Following transient transfection the cells were lysed in cell lysis buffer (50 mM HEPES pH 7.4, 150 mM NaCl, 1.5 mM MgCl2, 1 mM EGTA, 1% Triton X-100, 10% glycerol, 10 u/ml aprotinin, 1 μM pMSF, 200 μM sodium orthovanadate), and the amount of protein in the lysates was determined. Subsequently, cell lysates containing equal amounts of protein were loaded on SDS-PAGE gels (7.5 - 12.5%, depending on the size of the construct). The material on the gels was blotted onto PVDF membranes by semi-dry blotting. The blots were blocked with 5% non-fat milk in TBS-T (50 mM Tris pH 8.0, 150 mM NaCl, 0.05% Tween-20) for 1 h, incubated with antibody in milk for 1.5 h, washed extensively and incubated with the appropriate horseradish peroxidase-conjugated secondary antibody for 1 h. Following extensive washing in TBS-T, the blots were developed using enhanced chemiluminescence. We used anti-GFP MAb (Transduction Labs, Lexington, KY), anti-HA-tag MAb (12CA5), and affinity purified anti-RPTPα antibodies, raised against the complete cytoplasmic domain (#5478) [57] as primary antibodies.

Chemical cross-linking

Prior to cross-linking, transiently transfected SK-N-MC neuroepithelioma cells were washed twice with ice cold phosphate-buffered saline (PBS). Subsequently, the cells were incubated with 2 mg/ml bis [sulfosuccinimidyl]suberate, BS3 (Pierce, Rockford, IL) in PBS for 1 h on ice. Following cross-linking, the cells were washed twice with ice cold PBS, and the cross-linker was quenched with 50 mM Tris for 15 min. The cells were lysed and aliquots of the lysates were run on a 5% SDS-PAGE gel, blotted and probed, using anti-HA-tag antibodies as described above.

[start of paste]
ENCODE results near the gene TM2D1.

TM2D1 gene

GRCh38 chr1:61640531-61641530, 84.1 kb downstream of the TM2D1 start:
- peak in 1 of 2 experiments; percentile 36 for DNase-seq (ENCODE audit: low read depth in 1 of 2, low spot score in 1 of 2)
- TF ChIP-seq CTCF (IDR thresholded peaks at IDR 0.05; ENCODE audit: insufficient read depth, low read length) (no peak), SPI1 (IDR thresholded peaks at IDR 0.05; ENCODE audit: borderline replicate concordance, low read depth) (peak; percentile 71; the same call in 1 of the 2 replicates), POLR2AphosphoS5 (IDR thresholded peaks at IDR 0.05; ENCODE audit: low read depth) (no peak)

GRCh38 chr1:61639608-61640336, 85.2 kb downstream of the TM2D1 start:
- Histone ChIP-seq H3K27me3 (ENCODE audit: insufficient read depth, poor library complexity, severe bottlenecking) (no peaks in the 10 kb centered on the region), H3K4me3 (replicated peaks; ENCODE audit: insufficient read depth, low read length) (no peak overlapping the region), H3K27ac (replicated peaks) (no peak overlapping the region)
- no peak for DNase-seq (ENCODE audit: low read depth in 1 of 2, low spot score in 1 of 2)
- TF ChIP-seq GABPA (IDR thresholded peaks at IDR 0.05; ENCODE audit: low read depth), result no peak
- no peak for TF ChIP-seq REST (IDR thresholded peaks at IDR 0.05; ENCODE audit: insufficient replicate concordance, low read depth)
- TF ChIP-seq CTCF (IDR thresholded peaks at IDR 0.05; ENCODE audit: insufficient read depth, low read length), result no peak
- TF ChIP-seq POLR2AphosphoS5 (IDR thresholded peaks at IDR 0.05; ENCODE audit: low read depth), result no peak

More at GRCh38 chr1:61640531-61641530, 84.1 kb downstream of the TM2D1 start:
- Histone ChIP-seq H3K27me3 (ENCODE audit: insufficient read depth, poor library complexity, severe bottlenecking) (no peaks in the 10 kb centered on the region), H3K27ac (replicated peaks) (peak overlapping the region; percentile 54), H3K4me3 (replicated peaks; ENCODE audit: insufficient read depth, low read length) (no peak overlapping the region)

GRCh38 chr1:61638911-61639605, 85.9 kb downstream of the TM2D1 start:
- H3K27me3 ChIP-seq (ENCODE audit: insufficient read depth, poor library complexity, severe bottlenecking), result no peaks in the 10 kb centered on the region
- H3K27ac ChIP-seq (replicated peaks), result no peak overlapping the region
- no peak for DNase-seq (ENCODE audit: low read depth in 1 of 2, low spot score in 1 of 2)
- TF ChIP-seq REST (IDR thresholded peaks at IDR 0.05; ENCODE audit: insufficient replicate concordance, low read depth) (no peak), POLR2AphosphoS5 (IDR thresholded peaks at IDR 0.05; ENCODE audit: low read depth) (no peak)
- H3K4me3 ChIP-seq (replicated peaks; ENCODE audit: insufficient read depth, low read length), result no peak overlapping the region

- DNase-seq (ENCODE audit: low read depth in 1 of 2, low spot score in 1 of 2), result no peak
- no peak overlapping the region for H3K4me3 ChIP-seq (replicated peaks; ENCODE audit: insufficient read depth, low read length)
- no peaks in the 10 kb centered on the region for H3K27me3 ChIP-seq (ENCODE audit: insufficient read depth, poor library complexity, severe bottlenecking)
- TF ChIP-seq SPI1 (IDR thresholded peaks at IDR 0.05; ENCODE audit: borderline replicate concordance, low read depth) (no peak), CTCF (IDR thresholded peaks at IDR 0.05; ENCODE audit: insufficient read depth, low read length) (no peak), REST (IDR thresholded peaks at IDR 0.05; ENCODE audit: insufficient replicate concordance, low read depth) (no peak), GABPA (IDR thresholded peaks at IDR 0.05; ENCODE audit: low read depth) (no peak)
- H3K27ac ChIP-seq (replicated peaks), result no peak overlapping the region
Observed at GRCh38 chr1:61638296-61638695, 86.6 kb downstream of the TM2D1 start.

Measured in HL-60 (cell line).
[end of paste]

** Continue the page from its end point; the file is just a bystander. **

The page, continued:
The abbreviations used are: 

RPTK, receptor protein-tyrosine kinase


receptor protein-tyrosine phosphatase


fluorescence resonance energy transfer


green fluorescent protein


cyan fluorescent protein


yellow fluorescent protein




epidermal growth factor receptor


spectral imaging microscopy


fluorescence lifetime imaging microscopy.



The authors would like to thank Roger Y. Tsien for the CFP- and YFP-cDNAs. G.J. is supported by a fellowship from the American Cancer Society. T.H. is a Frank and Else Schilling American Cancer Society Research Professor. This work was supported by grants from the National Cancer Institute (T.H.), the Royal Netherlands Academy of Arts and Sciences (T.W.J.G), and the Dutch Cancer Society (J.O. and J.d.H.).

Authors’ Affiliations

Hubrecht Laboratory, Netherlands Institute for Developmental Biology
Molecular Biology and Virology Laboratory, The Salk Institute for Biological Studies
Merck Research Laboratory
Laboratory for Molecular Biology, Wageningen University